In 1995, 13,373 minors were reported to be living and working on
the streets of Mexico City. UNICEF’ statistics indicate that today's figure
would be nearer to 20,000. (9)
The infant mortality rate for rural areas and areas with high indigenous
populations is 90 deaths per 1000 live births, versus 20 per 1000 in Mexico
City, and 50 per 1000 in the country as a whole. (10)
Social assistance programmes to combat malnutrition have not reached rural
areas, where 58% of children under five demonstrate physical and mental
problems as a result of poor nutrition. In indigenous areas 73.6% of under-fives
show some degree of malnutrition, the same proportion as 22 years ago.
In 1996, three years after the signing of NAFTA, an unprecedented quantity
of basic food grains (more than 12 million tonnes) was imported by Mexico.
This reflects Mexico's dependency on food exports as well as discouraging
the campesino agricultural sector. (12)
In 1993, 59% of the total number of people without access to health
services were women. (13)
In 1994, the number of abortions in Mexico was approximately 1,700,000,
of which some 50% were induced, which reflects both the lack of access
to sexual and reproductive health information, and health services for
Mexican women. (14) The fourth highest cause of death amongst women
in Mexico is abortion. (15)
In 1998 there were at least 260,511 people infected with HIV/AIDS in Mexico,
of which approximately 49% lacked access to health services. (16)
Figures from the Second National Health Survey of 1994, carried out
by the Ministry for Health, show that in the north of the country the rate
of hospitalisation is 41.3 inhabitants per 1000, while in the south-east
and Gulf regions it is 17.7 per 1,000. In Mexico City the rate is 31.6
per 1,000 inhabitants. The incidence of infectious diseases, malnutrition
and reproductive health problems is 2.2 times higher for people who inhabit
rural areas than those who live in urban areas. (17)
In 1996, the total number of people covered by social security was
less than a third of the working economically active population, and only
16.7% of the rural population had access to the social security system.
The reforms to the Mexican Institute of Social Security Act, approved in
1995, represent a clear step back in terms of respect for economic, social
and cultural rights. By privatising the pension scheme, they destroy the
previous system of inter-generational support between workers and affect
the rights acquired by workers, for instance to a retirement pension, severance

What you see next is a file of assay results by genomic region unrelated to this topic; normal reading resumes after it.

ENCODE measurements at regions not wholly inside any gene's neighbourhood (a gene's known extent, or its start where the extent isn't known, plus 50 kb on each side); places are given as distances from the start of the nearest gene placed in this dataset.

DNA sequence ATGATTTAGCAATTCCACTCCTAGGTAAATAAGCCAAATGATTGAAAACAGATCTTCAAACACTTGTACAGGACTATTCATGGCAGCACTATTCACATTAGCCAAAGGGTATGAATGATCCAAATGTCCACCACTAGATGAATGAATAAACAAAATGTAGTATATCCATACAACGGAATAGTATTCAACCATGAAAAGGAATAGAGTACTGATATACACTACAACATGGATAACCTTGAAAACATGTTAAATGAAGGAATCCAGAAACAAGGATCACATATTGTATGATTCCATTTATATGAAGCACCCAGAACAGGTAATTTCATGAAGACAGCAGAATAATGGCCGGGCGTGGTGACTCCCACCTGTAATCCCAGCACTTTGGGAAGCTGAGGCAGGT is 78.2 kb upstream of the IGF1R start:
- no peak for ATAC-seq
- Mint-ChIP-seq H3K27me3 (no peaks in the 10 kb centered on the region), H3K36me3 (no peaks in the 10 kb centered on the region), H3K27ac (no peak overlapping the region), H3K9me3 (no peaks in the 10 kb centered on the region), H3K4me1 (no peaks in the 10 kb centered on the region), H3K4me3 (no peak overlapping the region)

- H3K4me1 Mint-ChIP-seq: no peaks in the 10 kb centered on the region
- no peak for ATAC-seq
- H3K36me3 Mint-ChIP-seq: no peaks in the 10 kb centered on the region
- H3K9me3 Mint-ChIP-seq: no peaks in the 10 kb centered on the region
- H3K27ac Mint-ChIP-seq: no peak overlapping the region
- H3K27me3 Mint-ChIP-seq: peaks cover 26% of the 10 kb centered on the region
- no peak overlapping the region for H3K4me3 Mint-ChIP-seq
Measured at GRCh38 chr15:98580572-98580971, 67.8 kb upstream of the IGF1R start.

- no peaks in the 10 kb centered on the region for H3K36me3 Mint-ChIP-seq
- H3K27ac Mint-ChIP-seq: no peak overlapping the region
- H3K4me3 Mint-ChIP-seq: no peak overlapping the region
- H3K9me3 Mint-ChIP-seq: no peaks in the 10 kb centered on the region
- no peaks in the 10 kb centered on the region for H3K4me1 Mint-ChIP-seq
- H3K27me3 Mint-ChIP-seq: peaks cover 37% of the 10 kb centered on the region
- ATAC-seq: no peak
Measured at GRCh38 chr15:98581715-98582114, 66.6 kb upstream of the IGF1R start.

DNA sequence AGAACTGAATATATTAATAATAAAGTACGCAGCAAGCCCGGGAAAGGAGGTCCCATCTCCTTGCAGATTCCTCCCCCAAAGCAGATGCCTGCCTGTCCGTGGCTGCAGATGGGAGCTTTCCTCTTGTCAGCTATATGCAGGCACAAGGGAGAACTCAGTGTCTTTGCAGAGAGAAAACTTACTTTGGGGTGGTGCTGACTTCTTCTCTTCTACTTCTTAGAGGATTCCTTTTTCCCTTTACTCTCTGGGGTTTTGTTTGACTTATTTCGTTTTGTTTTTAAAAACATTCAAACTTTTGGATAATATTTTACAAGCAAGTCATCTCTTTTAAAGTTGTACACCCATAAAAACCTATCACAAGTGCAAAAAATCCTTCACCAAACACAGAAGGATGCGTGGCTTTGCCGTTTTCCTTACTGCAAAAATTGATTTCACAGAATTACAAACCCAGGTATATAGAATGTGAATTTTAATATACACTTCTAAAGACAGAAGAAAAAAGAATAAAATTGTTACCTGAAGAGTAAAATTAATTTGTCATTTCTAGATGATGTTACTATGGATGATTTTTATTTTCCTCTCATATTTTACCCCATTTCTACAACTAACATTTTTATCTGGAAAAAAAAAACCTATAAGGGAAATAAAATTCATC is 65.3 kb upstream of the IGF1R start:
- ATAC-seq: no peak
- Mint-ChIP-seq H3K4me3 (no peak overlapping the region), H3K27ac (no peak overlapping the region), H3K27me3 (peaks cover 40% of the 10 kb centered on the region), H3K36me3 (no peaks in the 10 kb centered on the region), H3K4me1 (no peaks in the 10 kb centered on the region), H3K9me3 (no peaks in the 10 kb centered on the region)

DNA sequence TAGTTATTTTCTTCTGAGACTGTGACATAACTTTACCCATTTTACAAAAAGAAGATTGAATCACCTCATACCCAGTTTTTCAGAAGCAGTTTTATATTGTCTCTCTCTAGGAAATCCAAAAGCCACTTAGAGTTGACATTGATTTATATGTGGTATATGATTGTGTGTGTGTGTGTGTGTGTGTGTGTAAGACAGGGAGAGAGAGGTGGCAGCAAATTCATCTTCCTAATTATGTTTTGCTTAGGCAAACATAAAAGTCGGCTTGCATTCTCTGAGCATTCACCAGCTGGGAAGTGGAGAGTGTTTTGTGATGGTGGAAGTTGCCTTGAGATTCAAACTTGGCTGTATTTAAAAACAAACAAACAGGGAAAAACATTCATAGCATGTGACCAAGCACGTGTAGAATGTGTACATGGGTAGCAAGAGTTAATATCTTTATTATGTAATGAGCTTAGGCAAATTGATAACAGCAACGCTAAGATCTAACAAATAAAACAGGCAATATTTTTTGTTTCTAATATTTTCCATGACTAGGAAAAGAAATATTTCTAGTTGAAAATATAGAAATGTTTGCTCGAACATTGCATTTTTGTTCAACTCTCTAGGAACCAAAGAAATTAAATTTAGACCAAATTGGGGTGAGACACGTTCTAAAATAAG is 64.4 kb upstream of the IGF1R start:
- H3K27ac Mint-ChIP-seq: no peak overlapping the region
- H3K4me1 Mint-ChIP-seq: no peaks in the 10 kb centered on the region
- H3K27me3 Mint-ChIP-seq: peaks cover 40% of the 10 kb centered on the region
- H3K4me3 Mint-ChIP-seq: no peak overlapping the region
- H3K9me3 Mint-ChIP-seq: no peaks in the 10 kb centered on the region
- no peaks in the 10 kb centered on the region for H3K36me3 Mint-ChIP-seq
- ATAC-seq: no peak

pay and old-age pension after 500 weeks work, which now becomes effective
only after 1250 weeks. (19)
In 1993, 13.6% of the adult female population was illiterate compared to
8.9% of the adult male population, and the number of women students was
6% less than that of men. (20)
In 1995 there was a shortage of adequate housing in Mexico of 4.6
million homes: more than 3.5 million required significant improvements
to the structure, materials or services, while 1.1 million needed to be
substituted by new homes.(21) These figures do not include the need for
780,000 to 850,000 new homes each year.
Outside of urban areas, 5.5 million homes lack piped water, 5.6 million
are not connected to the street drainage system and almost 1 million lack
electricity. Indigenous communities are the most affected. (22)
Between January 1997 and June 1999 a total of 39,500 families were evicted
from their living places in repossessions, natural disasters or by landlords.
The financial policy regarding the purchasing of public housing,
excludes more than 40% of Mexican families who do not fulfil the requirement
of earning three times the minimum wage.(24) Between 60 and 70%
of the population build their own housing without government support. (25)
THE SITUATION IN CHIAPAS
The national budget is allocated in such a way as to favour military
spending (which was 272.4% greater than that allocated to the Ministry
for Social Development in 1994, and in 1999 was four times the total sum
for poverty alleviation programmes) (26); or the bank-rescue package (the
1998 budget for Ministry for Social Development represents just 3.5% of
the total amount spent this year on rescuing private banks, through the
Banking Fund for Protection of Savings, FOBAPROA). (27)
Of 96% of the municipalities in Chiapas, 34.23% have extremely high
levels of poverty, 50.45% are considered to suffer high poverty levels,
and 10.81% medium levels. Chiapas is the state with the highest number
of municipalities with extremely high levels of poverty. (28)
In 1997 the number of military officers stationed in Chiapas rose
to 65,100 of a total of 182,328 nation-wide. In other words one of every
three military officers is stationed in Chiapas. (29)
In Chiapas there is one medical doctor for every 1,178 inhabitants,
which is below half the national average. In the conflict zone there
is less than one doctor per 18,900 inhabitants. (30)
Chiapas is in first place in the country in terms of reported cases of